Wed, 7 Apr 1993 22:05:04 GMT

Related articles |
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Looking for a MATLAB parser keerthi@leland.Stanford.EDU (1993-04-06) |

Re: Looking for a MATLAB parser jwe@emx.cc.utexas.edu (1993-04-07) |

Newsgroups: | comp.compilers |

From: | jwe@emx.cc.utexas.edu (John W. Eaton) |

Keywords: | parse |

Organization: | The University of Texas at Austin, Austin, Texas |

References: | 93-04-030 |

Date: | Wed, 7 Apr 1993 22:05:04 GMT |

keerthi@leland.Stanford.EDU (Keerthi Angammana) writes:

*> Does anybody know if a parser (or at least a complete grammar) for*

*> MATLAB is available for free someplace ?*

I'm working on an interpreter called Octave that's very much like Matlab.

The parser is built using flex and bison and the whole thing is

distributed under the terms of the GNU Copyleft.

The underlying numerical solvers are currently standard Fortran ones like

Lapack, Linpack, Odepack, the Blas, etc., packaged in a library of C++

classes (see the files in the libcruft and liboctave subdirectories). If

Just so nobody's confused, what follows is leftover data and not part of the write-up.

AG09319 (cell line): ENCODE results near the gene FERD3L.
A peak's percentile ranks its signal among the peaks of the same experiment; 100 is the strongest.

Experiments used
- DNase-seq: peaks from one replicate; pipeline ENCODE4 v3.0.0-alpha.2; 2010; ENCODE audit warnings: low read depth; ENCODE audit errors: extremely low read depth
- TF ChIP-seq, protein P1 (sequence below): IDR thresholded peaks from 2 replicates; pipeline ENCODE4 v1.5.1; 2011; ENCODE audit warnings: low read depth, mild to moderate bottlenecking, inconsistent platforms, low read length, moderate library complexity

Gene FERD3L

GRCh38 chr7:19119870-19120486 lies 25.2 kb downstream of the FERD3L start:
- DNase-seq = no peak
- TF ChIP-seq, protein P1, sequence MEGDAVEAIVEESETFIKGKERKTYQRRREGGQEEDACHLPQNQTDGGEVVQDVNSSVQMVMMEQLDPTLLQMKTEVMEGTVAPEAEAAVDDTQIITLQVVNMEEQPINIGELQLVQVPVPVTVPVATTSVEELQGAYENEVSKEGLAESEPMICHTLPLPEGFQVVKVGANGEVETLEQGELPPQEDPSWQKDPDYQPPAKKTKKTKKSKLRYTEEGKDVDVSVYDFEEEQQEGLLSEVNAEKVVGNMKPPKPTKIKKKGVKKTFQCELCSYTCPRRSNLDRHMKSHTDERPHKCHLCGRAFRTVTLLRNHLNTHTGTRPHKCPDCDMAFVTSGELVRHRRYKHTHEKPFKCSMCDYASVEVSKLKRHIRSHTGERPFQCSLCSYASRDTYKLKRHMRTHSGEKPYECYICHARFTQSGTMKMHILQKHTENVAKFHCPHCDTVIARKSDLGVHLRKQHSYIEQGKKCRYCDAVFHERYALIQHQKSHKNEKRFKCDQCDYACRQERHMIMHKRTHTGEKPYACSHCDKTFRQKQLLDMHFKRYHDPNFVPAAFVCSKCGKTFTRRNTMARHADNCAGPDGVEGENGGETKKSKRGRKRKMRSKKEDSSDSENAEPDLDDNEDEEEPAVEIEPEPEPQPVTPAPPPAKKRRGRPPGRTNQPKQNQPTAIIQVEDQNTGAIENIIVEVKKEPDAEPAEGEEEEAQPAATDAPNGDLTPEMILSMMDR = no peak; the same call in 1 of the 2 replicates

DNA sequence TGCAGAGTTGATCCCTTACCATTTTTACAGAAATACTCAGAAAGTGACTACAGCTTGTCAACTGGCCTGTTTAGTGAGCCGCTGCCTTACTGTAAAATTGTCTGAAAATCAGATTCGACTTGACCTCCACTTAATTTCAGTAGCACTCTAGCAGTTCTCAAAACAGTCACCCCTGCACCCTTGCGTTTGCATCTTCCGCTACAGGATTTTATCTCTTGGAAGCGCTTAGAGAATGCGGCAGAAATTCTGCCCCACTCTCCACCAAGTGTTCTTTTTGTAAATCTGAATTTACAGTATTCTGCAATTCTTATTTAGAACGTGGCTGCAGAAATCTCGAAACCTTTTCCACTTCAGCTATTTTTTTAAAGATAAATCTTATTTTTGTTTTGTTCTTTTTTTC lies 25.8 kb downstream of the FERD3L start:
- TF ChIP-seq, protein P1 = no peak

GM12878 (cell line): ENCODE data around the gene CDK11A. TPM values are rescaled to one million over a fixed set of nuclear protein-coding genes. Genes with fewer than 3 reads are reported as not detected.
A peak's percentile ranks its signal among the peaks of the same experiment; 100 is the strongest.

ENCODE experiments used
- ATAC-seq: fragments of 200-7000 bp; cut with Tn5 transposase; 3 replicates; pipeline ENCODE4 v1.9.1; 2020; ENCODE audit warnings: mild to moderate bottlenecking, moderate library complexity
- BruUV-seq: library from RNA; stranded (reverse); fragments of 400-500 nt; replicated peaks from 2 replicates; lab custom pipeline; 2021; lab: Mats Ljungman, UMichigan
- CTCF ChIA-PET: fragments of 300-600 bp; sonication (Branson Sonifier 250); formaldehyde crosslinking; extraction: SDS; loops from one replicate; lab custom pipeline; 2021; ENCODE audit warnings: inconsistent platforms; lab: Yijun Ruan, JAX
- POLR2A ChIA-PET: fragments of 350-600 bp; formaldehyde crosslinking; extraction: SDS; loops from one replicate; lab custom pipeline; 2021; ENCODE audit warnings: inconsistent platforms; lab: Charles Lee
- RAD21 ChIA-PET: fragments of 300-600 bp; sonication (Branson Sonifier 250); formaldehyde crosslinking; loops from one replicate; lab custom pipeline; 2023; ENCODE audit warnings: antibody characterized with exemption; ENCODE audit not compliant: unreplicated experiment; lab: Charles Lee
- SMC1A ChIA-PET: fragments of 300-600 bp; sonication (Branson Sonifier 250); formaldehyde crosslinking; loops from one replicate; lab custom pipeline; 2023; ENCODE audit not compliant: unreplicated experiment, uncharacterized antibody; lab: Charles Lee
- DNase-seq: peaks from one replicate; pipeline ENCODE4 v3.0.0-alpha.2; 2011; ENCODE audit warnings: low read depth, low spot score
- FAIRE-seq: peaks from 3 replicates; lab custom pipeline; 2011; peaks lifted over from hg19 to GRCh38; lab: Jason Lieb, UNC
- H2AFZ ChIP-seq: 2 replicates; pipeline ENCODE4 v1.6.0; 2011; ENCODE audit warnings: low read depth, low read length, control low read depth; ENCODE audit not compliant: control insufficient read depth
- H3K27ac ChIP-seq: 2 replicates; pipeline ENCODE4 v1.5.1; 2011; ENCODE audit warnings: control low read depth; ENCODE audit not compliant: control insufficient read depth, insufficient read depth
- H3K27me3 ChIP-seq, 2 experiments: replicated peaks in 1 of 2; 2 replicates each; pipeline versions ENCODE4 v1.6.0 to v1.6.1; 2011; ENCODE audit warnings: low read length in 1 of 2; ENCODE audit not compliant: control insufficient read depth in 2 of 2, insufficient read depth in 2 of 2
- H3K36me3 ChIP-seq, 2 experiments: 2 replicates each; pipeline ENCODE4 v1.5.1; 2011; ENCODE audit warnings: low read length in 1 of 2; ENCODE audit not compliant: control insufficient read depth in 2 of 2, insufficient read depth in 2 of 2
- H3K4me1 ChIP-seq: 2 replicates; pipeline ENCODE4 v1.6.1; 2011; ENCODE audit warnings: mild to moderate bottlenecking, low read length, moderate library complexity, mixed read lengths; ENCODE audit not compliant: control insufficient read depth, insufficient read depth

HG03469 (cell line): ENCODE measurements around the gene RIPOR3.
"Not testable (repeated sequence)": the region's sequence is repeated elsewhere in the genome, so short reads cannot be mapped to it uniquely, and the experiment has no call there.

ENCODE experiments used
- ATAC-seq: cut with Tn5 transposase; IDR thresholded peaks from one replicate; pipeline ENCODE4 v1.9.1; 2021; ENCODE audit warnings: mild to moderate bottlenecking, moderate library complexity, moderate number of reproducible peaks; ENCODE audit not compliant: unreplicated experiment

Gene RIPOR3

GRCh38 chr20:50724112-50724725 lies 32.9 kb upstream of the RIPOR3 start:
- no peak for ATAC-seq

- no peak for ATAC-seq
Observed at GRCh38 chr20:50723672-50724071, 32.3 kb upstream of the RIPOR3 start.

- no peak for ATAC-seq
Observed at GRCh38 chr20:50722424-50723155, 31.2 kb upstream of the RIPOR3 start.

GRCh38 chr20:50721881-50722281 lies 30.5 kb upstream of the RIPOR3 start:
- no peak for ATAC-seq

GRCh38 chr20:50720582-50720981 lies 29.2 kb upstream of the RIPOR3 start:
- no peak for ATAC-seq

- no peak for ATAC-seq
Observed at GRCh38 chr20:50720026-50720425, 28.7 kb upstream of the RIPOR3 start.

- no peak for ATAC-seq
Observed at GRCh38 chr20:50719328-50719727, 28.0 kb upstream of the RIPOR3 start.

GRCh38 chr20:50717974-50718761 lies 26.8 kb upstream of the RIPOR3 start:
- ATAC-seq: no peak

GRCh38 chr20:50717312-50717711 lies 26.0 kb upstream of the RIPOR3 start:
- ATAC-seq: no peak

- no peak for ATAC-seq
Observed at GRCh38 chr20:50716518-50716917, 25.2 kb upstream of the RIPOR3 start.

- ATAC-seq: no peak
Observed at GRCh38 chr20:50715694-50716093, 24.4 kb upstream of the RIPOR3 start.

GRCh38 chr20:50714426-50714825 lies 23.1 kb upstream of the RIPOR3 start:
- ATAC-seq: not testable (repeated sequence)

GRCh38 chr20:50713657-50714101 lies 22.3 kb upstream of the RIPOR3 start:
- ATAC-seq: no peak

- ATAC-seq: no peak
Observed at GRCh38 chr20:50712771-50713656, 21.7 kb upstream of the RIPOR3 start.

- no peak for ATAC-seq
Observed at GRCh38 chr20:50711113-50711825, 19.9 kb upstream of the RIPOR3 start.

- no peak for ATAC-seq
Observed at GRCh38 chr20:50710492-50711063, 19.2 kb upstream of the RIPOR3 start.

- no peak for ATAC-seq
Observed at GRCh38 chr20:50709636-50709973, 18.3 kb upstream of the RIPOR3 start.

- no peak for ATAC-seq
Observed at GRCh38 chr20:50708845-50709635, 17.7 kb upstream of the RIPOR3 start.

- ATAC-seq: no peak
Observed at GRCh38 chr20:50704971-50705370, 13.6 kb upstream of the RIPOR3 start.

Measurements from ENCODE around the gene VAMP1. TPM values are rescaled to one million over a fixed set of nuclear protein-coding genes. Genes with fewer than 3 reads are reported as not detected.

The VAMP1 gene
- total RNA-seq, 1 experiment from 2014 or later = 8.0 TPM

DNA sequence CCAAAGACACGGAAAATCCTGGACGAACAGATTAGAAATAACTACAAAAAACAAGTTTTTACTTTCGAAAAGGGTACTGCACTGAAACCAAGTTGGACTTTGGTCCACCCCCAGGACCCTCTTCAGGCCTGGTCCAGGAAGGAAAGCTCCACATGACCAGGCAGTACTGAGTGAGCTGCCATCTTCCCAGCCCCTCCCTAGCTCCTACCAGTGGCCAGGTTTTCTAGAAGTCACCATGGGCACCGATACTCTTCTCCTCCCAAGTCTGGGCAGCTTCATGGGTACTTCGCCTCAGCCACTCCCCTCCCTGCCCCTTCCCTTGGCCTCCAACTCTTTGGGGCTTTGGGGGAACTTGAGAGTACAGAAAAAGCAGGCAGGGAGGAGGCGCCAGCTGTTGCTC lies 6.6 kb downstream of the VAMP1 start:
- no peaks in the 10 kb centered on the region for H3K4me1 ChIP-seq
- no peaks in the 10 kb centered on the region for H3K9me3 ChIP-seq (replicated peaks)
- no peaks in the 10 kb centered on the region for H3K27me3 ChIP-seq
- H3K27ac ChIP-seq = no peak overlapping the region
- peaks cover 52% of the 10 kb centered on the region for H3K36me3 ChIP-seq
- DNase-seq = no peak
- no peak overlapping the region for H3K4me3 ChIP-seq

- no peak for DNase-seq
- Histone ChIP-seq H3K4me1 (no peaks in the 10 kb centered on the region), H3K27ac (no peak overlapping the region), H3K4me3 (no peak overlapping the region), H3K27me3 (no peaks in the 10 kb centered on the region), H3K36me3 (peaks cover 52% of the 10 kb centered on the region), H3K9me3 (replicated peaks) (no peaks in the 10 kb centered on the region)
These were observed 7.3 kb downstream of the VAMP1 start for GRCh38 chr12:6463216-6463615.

possible, the Fortran subroutines are compiled with the system's Fortran

compiler, and called directly from the C++ functions. If that's not

possible, they are translated with f2c and compiled with a C compiler.

Better performance is usually achieved if the intermediate translation to

C is avoided.

The library of C++ classes may also be useful by itself, and they are

distributed under the same terms as Octave.

Octave has been compiled and tested with g++-2.3.3 and libg++-2.3 on a

SPARCstation 2 running SunOS 4.1.2, an IBM RS/6000 running AIX 3.2, a

DECstation 5000/240 running Ultrix 4.2a, and an i486 system running Linux

SLS 0.99-47. It should be possible to build on almost all systems where

gcc and g++ are available.

If you are on the Internet, you can copy the latest distribution version

of Octave from the file /pub/octave/octave-M.N.tar.Z, on the host

ftp.che.utexas.edu. This is a compressed tar file, so be sure to use

binary mode for the transfer. M and N stand for version numbers; look at

a listing of the directory through ftp to see what version is available.

After you unpack the distribution, be sure to look at the files README and

INSTALL.

--

John W. Eaton

jwe@che.utexas.edu

Department of Chemical Engineering

The University of Texas at Austin

--

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